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Tags: joe manchin | gop | bipartisan | entitlements | social security | medicare | congress

Manchin's Comments Create Hope for Bipartisan Entitlements Deal

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Sen. Joe Manchin, D-W.Va. (Kevin Dietsch/Getty Images)

By    |   Tuesday, 08 November 2022 09:44 AM EST

Several conservative lawmakers said they welcomed Sen. Joe Manchin, D-W.Va., indicating the possibility of bipartisan entitlements reform in the next Congress.

Manchin, a moderate Democrat, suggested that lawmakers from both major parties might be able to find common ground on shoring up solvency for programs such as Social Security and Medicare.

"If we don't look at the trust funds that are going bankrupt, whether they be Medicare, Medicaid, Social Security, highway, all the ones — there are tremendous problems right now," Manchin said late last week.

The senator's remarks earned early positive reaction from some Republicans.

"I gladly welcome any Democrat who puts aside partisan fear-mongering to work with us to ensure Medicare and Social Security return to solvency," Rep. Kevin Hern, R-Okla., head of the conservative Republican Study Committee's Budget and Spending Task Force, told The Hill on Monday.

"As a longtime advocate of protecting Social Security and Medicare, Representative Smucker looks forward to working with his colleagues to save and strengthen both programs," the office of Rep. Lloyd Smucker, R-Pa., also told The Hill.

Hern and Smucker are among a group of Republicans seeking to lead the House Budget Committee in the coming Congress if the party, as expected, wins control of the House in Tuesday's midterms.

The nonpartisan Committee for a Responsible Federal Budget has said Medicare is on target to becoming insolvent in about seven years, and Social Security's Old-Age and Survivors Insurance Trust Fund could reach the same status in about 13 years.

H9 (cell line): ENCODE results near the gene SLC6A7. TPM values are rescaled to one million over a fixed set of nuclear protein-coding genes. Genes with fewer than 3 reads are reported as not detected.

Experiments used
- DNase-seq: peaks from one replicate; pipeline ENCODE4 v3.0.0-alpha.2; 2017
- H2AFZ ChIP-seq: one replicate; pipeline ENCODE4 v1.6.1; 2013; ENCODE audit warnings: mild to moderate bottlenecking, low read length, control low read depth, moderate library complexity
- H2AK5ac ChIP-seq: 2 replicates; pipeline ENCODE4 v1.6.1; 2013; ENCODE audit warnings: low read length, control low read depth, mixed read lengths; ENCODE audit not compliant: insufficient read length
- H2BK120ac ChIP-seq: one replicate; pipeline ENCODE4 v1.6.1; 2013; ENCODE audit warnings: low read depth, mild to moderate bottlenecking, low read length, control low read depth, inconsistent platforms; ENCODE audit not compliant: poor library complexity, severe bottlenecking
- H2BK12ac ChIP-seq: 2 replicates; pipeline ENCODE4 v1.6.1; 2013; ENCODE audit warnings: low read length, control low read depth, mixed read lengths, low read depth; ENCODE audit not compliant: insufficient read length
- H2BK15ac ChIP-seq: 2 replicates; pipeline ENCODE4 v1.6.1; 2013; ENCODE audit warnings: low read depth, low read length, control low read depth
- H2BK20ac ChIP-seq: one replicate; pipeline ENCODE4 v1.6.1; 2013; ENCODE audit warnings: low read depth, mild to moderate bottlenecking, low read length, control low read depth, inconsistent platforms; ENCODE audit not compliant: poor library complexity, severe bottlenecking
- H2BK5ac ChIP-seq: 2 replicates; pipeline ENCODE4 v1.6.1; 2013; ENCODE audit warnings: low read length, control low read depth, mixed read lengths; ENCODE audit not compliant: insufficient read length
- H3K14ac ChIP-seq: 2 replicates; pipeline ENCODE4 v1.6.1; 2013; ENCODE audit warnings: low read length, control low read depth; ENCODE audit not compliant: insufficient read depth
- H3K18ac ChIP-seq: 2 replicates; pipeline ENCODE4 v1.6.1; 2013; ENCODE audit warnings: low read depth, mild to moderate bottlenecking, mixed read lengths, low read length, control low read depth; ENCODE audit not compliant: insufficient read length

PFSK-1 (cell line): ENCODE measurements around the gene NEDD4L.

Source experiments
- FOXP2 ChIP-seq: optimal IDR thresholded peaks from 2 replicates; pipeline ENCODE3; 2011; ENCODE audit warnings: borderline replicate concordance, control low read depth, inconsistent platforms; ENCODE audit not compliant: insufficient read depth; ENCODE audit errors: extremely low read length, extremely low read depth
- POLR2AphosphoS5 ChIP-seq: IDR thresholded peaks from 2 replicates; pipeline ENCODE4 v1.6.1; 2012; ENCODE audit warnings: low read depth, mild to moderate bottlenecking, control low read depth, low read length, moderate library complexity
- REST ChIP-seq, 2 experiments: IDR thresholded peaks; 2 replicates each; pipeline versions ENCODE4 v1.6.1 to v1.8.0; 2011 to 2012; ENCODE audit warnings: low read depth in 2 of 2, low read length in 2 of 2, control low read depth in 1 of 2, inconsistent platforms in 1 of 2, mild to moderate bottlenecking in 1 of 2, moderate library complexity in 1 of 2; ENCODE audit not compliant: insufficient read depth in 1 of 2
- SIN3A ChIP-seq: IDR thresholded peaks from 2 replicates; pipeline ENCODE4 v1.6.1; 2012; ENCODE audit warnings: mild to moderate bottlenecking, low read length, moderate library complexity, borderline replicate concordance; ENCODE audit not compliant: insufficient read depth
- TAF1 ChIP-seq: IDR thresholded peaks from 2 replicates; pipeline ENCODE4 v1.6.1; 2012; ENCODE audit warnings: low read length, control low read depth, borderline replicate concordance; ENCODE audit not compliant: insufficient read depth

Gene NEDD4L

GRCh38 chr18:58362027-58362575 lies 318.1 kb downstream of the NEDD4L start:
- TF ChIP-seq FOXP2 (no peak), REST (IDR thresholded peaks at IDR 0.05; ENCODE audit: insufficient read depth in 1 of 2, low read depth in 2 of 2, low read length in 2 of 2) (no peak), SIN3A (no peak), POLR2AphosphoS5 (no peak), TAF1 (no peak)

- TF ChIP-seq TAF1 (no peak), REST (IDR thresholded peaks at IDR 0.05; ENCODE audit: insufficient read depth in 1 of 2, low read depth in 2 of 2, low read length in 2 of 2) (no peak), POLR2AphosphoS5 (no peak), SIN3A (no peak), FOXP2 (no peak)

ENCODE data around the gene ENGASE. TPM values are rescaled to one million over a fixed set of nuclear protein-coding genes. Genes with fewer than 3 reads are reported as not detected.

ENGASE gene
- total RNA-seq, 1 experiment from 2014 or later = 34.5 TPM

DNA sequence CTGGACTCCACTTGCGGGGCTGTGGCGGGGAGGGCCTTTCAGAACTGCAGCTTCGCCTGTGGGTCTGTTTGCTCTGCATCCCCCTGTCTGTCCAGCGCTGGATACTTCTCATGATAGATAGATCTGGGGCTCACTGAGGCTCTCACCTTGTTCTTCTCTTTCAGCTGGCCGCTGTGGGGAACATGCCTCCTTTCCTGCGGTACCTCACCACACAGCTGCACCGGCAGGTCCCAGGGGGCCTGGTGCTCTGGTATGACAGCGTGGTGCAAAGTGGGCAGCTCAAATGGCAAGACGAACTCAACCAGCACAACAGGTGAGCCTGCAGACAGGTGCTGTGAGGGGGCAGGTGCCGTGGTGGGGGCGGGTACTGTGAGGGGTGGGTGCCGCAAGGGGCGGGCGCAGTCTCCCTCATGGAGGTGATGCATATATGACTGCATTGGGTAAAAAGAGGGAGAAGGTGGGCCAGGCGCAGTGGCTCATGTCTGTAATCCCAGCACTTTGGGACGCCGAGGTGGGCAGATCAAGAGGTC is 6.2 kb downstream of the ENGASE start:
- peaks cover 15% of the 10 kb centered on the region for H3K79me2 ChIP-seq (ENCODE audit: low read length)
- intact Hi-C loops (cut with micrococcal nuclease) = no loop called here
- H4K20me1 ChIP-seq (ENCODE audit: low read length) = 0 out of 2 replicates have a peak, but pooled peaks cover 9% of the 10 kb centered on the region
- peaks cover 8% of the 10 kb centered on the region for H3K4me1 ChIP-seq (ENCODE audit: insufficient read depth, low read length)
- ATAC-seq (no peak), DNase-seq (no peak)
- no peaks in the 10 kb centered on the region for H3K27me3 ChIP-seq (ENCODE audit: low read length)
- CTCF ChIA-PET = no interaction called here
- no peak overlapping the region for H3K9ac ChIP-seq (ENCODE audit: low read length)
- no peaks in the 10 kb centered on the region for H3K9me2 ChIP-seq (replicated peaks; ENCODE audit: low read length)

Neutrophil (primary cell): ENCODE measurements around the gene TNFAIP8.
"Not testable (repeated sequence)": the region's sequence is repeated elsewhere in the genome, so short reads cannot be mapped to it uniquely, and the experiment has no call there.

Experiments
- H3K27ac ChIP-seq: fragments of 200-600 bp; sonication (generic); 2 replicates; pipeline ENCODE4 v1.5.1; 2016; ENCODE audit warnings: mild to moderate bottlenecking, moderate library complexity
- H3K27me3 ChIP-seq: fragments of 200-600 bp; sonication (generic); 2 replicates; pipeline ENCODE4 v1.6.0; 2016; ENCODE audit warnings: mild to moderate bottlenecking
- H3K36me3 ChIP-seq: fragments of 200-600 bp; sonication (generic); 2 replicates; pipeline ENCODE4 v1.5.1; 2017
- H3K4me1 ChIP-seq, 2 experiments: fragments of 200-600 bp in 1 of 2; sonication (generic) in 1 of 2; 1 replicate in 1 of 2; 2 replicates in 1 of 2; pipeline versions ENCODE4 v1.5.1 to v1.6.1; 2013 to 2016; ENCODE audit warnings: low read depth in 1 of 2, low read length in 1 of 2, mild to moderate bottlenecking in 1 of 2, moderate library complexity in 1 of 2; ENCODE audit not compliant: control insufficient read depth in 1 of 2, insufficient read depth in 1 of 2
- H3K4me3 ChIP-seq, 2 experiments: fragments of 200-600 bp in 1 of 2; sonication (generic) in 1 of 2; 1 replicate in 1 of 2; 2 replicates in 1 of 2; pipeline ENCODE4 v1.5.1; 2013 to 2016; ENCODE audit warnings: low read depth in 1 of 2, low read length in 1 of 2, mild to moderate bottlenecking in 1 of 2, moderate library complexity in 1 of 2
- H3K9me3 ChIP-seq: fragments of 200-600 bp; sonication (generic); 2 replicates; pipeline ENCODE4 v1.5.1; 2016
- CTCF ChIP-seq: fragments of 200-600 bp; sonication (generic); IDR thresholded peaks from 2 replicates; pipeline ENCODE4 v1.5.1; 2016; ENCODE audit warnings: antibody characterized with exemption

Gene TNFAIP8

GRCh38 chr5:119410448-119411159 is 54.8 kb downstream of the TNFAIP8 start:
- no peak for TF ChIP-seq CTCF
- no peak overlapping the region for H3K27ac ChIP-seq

Bob Moffit, senior research fellow in the Center for Health and Welfare Policy at the conservative Heritage Foundation, said that insolvency would not stop benefits from being distributed, though they would not be able to satisfy all of the promised benefits.

House Majority Leader Steny Hoyer, D-Md., on Monday expressed doubt that a bipartisan deal could be worked out, but he added that Democrats would work with "anyone who wants to protect Social Security, Medicare, and other programs that help Americans and their families thrive."

"Unfortunately, I don't expect Republicans to join us in that commitment to put people over politics," Hoyer told The Hill.

Hoyer also attacked Republicans for threatening to use the nation's debt ceiling to secure potential spending cuts and entitlement reforms. Experts say Congress must address the debt ceiling in early 2023 or risk a historic default.

The Republican Study Committee, the House's biggest conservative caucus, released a plan that gradually would increase the "normal retirement age at a rate of three months per year until it reaches 69 for those reaching age 62 in 2030."

The proposal further plans to "realign the Social Security full retirement age to account for increases in life expectancy since the program's creation." It also proposes changing age requirements for Medicare eligibility, as well as measures geared toward promoting "better integration of private insurance with the government-run DI [Disability Insurance] system."

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Several conservative lawmakers said they welcomed Sen. Joe Manchin, D-W.Va., indicating the possibility of bipartisan entitlements reform in the next Congress.
joe manchin, gop, bipartisan, entitlements, social security, medicare, congress
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2022-44-08
Tuesday, 08 November 2022 09:44 AM
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